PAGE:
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Genetic Testing for Prader-Willi Syndrome

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From the calls we get in our national and chapter offices, and the information we read in other publications, it’s clear there is still a great lack of understanding about testing for Prader-Willi syndrome. In all fairness, it’s an extremely complicated issue and an area of new developments. To update our members, we share here some recent communications from our scientific advisors.

Dr. Suzanne Cassidy, our Scientific Advisory Board chair, reports:

"The cause of Prader-Willi syndrome is now known to be the absence of normally active genetic material on the long arm of chromosome 15. It is always lack of the active DNA that should have been contributed by the father (the mother’s copy of this genetic information is normally inactive) that causes Prader-Willi syndrome, and this absence may occur in three different ways. [The three ways are: a deletion on the paternal chromosome 15, a mutation on the paternal chromosome 15, and maternal uniparental disomy--i.e., both chromosome 15s from the mother and none from the father.] Also, accurate diagnostic testing for all affected individuals with Prader-Willi syndrome is now available. The methodology is somewhat unique and does not usually involve chromosome analysis anymore.

"While chromosome analysis will only detect a proportion of patients with Prader-Willi syndrome, the newer molecular tests to identify the presence of a deletion (fluorescence in situ hybridization, or FISH) or uniparental disomy 15 (polymerase chain reaction, or PCR) will together identify about 99 percent of cases.

[Editor’s note: Uniparental disomy 15 is the cause of PWS in about 30 percent of the cases. When the PCR test is used to detect maternal disomy, blood samples from the affected person and both parents are usually required for the highest degree of accuracy.]

"Methylation analysis, which determines the parent of origin of chromosome 15q (which is always maternal in Prader-Willi syndrome) will detect virtually all cases of the disorder and costs about half that of a chromosome analysis. However, it is not available everywhere."

Dr. Cassidy recommends that "those who had chromosome analysis in the past [regardless of the results] should have the newer, more accurate testing done, both for management and for family planning purposes, since some causes can recur in a family, and prenatal diagnosis is available."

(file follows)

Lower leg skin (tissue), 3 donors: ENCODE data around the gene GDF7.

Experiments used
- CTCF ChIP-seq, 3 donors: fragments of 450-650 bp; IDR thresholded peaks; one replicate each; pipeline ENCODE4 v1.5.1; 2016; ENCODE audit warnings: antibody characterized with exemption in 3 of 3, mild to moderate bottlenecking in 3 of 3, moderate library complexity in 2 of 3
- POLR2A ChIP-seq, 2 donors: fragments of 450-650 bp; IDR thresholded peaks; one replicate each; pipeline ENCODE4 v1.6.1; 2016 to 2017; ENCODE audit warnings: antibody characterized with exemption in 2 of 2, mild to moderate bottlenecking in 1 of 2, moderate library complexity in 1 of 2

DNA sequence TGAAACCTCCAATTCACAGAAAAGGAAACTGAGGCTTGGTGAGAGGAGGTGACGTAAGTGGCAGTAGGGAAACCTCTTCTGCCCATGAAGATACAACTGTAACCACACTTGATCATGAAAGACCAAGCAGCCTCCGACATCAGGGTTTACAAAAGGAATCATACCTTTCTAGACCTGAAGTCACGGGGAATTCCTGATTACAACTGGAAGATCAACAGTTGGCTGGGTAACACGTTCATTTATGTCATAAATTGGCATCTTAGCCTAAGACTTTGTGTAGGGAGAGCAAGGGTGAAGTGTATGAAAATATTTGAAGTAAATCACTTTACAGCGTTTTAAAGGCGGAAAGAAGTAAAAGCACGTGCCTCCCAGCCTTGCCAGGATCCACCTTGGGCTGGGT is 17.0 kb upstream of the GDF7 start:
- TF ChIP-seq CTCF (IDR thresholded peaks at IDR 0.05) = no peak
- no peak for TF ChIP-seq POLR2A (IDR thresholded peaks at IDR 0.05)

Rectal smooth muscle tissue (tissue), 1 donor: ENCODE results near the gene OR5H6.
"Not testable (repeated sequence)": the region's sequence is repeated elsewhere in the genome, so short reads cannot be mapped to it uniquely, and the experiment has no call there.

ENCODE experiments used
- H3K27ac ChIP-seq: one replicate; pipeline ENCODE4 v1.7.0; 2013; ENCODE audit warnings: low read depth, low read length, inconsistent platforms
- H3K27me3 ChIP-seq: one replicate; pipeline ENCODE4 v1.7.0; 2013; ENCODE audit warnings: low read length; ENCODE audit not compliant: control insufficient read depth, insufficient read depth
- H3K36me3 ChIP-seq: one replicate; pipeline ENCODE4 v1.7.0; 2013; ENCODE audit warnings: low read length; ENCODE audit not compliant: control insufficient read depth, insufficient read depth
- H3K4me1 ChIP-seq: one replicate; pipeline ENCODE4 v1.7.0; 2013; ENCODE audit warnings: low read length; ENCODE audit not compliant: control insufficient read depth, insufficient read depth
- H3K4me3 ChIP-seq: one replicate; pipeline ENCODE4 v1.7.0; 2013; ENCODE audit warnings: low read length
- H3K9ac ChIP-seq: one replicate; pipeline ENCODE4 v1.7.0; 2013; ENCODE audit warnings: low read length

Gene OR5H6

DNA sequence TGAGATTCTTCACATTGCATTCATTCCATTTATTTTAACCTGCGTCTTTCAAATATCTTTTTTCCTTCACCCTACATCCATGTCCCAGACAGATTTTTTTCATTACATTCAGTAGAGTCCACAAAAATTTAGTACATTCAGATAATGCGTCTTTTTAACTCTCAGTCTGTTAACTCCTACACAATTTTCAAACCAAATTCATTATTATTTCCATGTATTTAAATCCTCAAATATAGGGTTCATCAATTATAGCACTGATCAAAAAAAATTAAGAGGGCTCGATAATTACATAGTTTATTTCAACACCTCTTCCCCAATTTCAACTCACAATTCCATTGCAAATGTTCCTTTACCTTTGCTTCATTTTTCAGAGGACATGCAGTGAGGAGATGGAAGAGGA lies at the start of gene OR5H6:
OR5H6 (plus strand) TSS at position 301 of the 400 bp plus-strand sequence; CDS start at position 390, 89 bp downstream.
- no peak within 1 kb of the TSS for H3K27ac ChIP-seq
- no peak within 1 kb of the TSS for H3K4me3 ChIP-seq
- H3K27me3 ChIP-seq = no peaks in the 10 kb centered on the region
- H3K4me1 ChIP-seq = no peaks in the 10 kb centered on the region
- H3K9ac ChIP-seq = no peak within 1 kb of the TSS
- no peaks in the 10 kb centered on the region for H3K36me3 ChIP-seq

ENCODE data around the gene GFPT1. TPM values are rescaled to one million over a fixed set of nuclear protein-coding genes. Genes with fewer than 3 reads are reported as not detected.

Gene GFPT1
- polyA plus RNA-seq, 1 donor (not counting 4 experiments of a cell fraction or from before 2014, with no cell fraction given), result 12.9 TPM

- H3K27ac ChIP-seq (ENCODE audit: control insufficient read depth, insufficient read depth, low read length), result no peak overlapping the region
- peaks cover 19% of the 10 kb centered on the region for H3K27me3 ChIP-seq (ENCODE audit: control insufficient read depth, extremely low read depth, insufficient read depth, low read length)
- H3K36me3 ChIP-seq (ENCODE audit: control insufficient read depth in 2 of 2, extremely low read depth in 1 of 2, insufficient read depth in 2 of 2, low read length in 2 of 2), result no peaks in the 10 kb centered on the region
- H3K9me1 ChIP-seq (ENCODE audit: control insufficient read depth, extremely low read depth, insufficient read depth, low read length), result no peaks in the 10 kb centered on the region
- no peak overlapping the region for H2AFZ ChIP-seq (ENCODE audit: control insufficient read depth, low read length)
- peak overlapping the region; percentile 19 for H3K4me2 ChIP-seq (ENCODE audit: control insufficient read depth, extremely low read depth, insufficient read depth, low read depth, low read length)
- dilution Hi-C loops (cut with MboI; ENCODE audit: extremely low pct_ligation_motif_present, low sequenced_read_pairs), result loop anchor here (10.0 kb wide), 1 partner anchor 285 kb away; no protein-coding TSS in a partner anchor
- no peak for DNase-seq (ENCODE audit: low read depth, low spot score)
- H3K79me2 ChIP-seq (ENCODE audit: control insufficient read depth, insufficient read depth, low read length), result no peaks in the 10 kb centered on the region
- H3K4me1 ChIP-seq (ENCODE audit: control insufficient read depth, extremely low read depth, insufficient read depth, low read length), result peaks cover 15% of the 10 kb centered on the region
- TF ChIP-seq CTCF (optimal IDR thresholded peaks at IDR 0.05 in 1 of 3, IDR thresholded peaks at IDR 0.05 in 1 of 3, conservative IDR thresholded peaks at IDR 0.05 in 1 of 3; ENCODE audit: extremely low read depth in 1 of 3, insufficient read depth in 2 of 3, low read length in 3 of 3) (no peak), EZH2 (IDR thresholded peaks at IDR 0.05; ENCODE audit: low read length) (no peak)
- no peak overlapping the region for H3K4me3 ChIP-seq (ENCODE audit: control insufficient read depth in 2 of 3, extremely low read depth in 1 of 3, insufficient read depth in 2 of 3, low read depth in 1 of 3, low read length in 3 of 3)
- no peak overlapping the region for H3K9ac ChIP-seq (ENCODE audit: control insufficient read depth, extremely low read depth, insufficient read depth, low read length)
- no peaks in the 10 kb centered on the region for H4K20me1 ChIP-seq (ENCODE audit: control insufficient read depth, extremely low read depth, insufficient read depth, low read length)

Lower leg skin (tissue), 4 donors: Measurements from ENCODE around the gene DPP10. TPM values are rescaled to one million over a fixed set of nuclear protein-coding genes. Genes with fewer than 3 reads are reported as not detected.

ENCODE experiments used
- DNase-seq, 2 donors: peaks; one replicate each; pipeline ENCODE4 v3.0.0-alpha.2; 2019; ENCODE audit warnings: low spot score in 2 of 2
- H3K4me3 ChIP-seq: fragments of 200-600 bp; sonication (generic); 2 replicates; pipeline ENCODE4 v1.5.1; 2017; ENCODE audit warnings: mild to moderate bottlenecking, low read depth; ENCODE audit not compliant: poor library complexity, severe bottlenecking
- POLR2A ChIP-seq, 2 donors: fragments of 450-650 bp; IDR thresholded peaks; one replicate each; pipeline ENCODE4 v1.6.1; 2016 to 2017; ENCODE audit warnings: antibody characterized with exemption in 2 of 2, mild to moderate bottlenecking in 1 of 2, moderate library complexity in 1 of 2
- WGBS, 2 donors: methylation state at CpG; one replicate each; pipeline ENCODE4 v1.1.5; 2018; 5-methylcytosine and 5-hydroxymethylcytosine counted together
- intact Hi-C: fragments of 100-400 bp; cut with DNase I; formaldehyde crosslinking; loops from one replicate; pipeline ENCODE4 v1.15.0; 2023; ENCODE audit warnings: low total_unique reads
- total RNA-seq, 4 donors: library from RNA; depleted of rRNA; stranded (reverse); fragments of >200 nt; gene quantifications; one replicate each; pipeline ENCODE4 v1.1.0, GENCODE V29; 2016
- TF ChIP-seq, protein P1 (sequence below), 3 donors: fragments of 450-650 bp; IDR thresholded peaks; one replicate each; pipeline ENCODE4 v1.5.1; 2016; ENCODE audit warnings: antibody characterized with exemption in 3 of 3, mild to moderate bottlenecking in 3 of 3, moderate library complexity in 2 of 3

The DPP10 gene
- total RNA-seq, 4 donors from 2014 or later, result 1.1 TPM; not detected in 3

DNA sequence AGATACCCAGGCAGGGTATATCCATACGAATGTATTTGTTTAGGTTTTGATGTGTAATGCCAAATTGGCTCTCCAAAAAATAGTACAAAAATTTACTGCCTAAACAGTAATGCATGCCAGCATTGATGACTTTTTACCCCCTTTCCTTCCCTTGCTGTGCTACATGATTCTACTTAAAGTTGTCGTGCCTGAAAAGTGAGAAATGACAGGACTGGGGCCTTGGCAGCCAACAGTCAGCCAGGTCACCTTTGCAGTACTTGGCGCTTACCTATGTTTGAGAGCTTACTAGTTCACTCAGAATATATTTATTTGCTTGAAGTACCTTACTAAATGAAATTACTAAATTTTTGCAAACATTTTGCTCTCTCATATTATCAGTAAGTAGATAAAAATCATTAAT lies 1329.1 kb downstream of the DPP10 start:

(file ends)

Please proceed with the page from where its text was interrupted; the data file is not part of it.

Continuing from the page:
The bottom line: It is both possible and important to confirm the diagnosis of PWS through genetic testing and to find out whether your family carries an increased risk of recurrence.

 More on the Inherited Form of PWS

In the August 1996 issue of The Gathered View, we reported the findings of Dr. Robert Nicholls (a member of PWSA's Scientific Advisory Board) and colleagues concerning rare cases of PWS (about 2 percent or less of all cases) caused by an imprinting mutation on an apparently intact paternal chromosome 15, rather than a deletion or uniparental disomy.

A PWSA member wrote to us expressing concern about this transmittable form of PWS and asked whether siblings of a child with PWS should be tested to find out if they are carriers of such a mutation. Dr. Nicholls responds:

"Any family who has their child diagnosed with an imprinting mutation should seek professional advice from their genetic counselor and pediatrician, and if these are unfamiliar with the latest research, they should be referred to a center such as ours [at Case Western Reserve University] that works with imprinting mutations and the latest research.

"With imprinting mutations, about half the patients (families) have a very small deletion in the region we refer to as the imprinting center (IC). The other half of the patients have no deletion, although this has just been referred to in passing in the literature. The imprinting center regulates the setting of imprints in the male and female germline, and it controls this for all imprinted genes in chromosome 15q11-q13. Thus PWS imprinting mutation patients, with either the tiny deletion or no deletion, have inactive paternally inherited imprinted genes. The half of these patients with a tiny deletion (referred to as a microdeletion in our published papers) [differ from] the typical deletion group, because the latter patients have a very large deletion that includes not only imprinted genes, but the Angelman syndrome gene and nonimprinted genes. For those families with an imprinting mutation which has a tiny deletion, we can offer ‘at risk’ testing and when necessary, prenatal testing."

Dr. Nicholls also notes that some of these mutations are not inherited but "arise as new mutations in the father’s germline." He stresses that mutations are "no one’s fault"; their cause is unknown.

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